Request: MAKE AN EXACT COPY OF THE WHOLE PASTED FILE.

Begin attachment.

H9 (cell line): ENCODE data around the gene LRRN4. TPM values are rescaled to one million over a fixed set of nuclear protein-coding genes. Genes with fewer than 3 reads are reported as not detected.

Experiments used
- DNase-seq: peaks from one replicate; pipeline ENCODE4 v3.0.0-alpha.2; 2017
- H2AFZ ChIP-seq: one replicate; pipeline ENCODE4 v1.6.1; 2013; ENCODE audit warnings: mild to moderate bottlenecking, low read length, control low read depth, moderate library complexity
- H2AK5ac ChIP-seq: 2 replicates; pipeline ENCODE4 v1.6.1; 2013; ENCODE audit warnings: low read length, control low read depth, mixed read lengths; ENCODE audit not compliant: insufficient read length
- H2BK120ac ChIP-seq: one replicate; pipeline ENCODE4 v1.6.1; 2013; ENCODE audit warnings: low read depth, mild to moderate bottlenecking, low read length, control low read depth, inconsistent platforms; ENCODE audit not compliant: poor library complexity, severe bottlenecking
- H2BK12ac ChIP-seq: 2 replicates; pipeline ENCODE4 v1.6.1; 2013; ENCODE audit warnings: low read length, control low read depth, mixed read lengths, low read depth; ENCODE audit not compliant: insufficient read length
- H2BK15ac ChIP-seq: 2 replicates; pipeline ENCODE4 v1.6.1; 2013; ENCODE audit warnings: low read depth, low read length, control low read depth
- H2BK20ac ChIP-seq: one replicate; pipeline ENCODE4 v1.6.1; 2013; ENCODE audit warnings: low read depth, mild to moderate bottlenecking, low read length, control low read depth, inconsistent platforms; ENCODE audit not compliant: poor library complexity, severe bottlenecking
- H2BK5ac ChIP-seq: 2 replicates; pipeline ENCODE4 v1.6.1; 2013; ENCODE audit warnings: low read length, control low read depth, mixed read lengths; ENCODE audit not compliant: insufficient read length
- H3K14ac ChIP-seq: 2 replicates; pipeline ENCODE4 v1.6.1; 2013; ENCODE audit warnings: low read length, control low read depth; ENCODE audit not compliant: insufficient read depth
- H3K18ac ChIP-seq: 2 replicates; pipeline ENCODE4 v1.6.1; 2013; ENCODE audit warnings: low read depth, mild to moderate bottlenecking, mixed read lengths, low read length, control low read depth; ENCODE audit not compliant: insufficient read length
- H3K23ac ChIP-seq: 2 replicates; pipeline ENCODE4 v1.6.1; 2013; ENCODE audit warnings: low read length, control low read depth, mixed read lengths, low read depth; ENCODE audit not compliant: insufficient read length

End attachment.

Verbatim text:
H9 (cell line): ENCODE data around the gene LRRN4. TPM values are rescaled to one million over a fixed set of nuclear protein-coding genes. Genes with fewer than 3 reads are reported as not detected.

Experiments used
- DNase-seq: peaks from one replicate; pipeline ENCODE4 v3.0.0-alpha.2; 2017
- H2AFZ ChIP-seq: one replicate; pipeline ENCODE4 v1.6.1; 2013; ENCODE audit warnings: mild to moderate bottlenecking, low read length, control low read depth, moderate library complexity
- H2AK5ac ChIP-seq: 2 replicates; pipeline ENCODE4 v1.6.1; 2013; ENCODE audit warnings: low read length, control low read depth, mixed read lengths; ENCODE audit not compliant: insufficient read length
- H2BK120ac ChIP-seq: one replicate; pipeline ENCODE4 v1.6.1; 2013; ENCODE audit warnings: low read depth, mild to moderate bottlenecking, low read length, control low read depth, inconsistent platforms; ENCODE audit not compliant: poor library complexity, severe bottlenecking
- H2BK12ac ChIP-seq: 2 replicates; pipeline ENCODE4 v1.6.1; 2013; ENCODE audit warnings: low read length, control low read depth, mixed read lengths, low read depth; ENCODE audit not compliant: insufficient read length
- H2BK15ac ChIP-seq: 2 replicates; pipeline ENCODE4 v1.6.1; 2013; ENCODE audit warnings: low read depth, low read length, control low read depth
- H2BK20ac ChIP-seq: one replicate; pipeline ENCODE4 v1.6.1; 2013; ENCODE audit warnings: low read depth, mild to moderate bottlenecking, low read length, control low read depth, inconsistent platforms; ENCODE audit not compliant: poor library complexity, severe bottlenecking
- H2BK5ac ChIP-seq: 2 replicates; pipeline ENCODE4 v1.6.1; 2013; ENCODE audit warnings: low read length, control low read depth, mixed read lengths; ENCODE audit not compliant: insufficient read length
- H3K14ac ChIP-seq: 2 replicates; pipeline ENCODE4 v1.6.1; 2013; ENCODE audit warnings: low read length, control low read depth; ENCODE audit not compliant: insufficient read depth
- H3K18ac ChIP-seq: 2 replicates; pipeline ENCODE4 v1.6.1; 2013; ENCODE audit warnings: low read depth, mild to moderate bottlenecking, mixed read lengths, low read length, control low read depth; ENCODE audit not compliant: insufficient read length
- H3K23ac ChIP-seq: 2 replicates; pipeline ENCODE4 v1.6.1; 2013; ENCODE audit warnings: low read length, control low read depth, mixed read lengths, low read depth; ENCODE audit not compliant: insufficient read length